What is an endocrinologist?!

  1. Please help! My Ob. referred me to an endocrinologist because I have been having problems with my blood sugars. My husband wants to know all about why I need to see an endocrinologist- but I do not know!! Please help me explain it to him in layman's terms. He thinks if I stick with my diabetic diet I should not have to see one.
  2. Visit Rebecca G profile page

    About Rebecca G

    Joined: Oct '02; Posts: 6
    Nursing Student


  3. by   nursejamie76
    an endocrinologist has to do with diabetes and thyroid problems your problem having problems with your sugar because your pregnant it is called gestational diabetes usually goes away after your pregnancy is over
  4. by   Rebecca G
    My GT test says that I do not have problems with gestational diabetes. However, many foods make me shaky and weak. I have problems with passing out a lot, too. They sent me to see a nutritionalist but she was not much help. Can an endocrinologist do more?
  5. by   nursejamie76
    have they checked your iron level sometimes if you are anemic that stuff can happen to you also
  6. by   emrettig
    An endocrinologist specializes in all the glands, not just in diabetes and thyroid. He/she has 2 to 3 years training beyond a medicine or peds residency. Peds endos also deal with growth problems, primarily short stature and also with inborn errors of metabolism.
    If you are not a diabetic why are you on a diabetic diet? It sounds like you are having problems with low blood sugar? I guess we need more info.

    Keep the Faith,
  7. by   Rebecca G
    I told my Dr. ( who is new to the practice I g to ) that I have always had problems with hypoglycemia. He said he doubted that because hypo- was rarely ever given as a diagnosis. He said that people use that word loosely to describe low blood sugar with spikes, but it does not mean I have Hypoglycemia. JAMIE- my iron is low. He told me to take some slow FE....no one has ever told me that can have the same effect!
  8. by   nursejamie76
    when I was pregnant I had problems with passing out and they thought it was my sugar and it ended up being I was anemic and they put me on FE and I didn't have any problems after that.
  9. by   Rebecca G
    Did you have problems with eating too though? For example- if when I wake up I drink OJ- my fave- like always, I get the shakes really bad. Even eating a candy bar can make me feel a little weak.
  10. by   NurseDennie
    Rebecca -

    Your s/s when you take something high in sugar are just classic. Especially if you have been fasting, if you take something in with high sugar content, it causes the insulin production to increase.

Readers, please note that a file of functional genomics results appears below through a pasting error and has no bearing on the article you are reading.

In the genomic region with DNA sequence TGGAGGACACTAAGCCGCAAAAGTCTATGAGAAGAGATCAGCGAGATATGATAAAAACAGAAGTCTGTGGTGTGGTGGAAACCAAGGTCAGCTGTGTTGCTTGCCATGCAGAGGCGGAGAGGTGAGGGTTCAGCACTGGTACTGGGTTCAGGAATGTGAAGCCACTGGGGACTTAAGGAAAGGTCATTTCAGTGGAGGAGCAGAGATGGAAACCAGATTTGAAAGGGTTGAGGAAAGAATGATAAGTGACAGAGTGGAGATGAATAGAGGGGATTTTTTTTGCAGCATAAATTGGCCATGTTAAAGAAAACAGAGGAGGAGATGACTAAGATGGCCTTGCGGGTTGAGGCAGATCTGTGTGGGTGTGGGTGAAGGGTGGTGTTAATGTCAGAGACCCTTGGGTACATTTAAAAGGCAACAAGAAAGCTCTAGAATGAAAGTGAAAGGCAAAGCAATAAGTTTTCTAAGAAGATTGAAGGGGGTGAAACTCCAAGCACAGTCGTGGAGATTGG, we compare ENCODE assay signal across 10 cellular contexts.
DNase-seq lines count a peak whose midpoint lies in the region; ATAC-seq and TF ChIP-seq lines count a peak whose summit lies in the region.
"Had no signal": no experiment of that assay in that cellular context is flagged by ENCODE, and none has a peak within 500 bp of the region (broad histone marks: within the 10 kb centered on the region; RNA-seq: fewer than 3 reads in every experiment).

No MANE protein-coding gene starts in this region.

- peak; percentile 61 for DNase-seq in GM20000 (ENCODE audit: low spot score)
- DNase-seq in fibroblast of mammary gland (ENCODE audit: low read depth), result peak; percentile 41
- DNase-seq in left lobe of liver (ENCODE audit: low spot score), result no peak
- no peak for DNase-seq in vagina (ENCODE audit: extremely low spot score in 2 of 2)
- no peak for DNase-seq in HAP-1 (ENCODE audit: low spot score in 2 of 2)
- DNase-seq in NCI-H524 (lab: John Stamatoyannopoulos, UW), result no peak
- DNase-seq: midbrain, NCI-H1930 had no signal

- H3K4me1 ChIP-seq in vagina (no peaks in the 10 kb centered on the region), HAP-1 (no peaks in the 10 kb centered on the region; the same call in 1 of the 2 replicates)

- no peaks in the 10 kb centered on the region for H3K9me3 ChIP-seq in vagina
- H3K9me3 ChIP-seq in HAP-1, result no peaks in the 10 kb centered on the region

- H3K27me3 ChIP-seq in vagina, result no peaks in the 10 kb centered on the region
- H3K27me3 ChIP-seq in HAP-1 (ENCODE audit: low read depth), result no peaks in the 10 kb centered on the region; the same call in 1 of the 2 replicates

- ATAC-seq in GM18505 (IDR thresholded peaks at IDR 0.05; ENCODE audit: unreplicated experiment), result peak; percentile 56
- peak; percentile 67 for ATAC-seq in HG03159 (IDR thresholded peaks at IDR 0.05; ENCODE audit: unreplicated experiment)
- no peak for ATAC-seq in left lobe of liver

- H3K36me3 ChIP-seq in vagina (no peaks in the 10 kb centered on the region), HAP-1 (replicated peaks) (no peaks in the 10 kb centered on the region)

Because what you've taken in is highly processed, it breaks down very easily and quickly, and then you have too much insulin in the system, which causes the s/s.

    You'll find that if you have to have something sweet, that you should have it with some protein and some unprocessed type of carbo's.

    You do need to be seen by the endocrinologist, because these swings in blood sugar are either predictive or risk factors for adult onset diabetes. Nothing to mess around with.

    So you know from the beginning that your doc is going to tell you to try to control your blood sugar with diet and exercise. I read that you're on the ADA diet, and I assume you're pregnant, since you said your OB referred you. Sometimes these "settings" are easier to mess up when pregnant, and you may have no problems whatsoever after the baby is born.

    On the other hand, you do need to keep an eye on the blood sugar forever. My perception (which means that I have no idea if this is true, but *I* believe it to be true) is that people who have this type of difficulty with blood sugar/insulin levels... and also people who have pregnancy induced diabetes... are more likely to become diabetic in their middle ages that people without.

    It seems to be to be very logical to be really, really on top of this from an early age. Diabetes is such a devastating thing to have. I think that it can be kind of held off by really close attention to diet and exercise.

    Best of luck! You could bring your hubby to your endocrinologist appointment - most of them have a diabetes educator on board. You could have your hubby PM me if he has any questions for before your next appointment. I work with a certified diabetes educator (who is not at work at 1730 like I am - well I'm at work, but obviously NOT working!) who is very generous with information.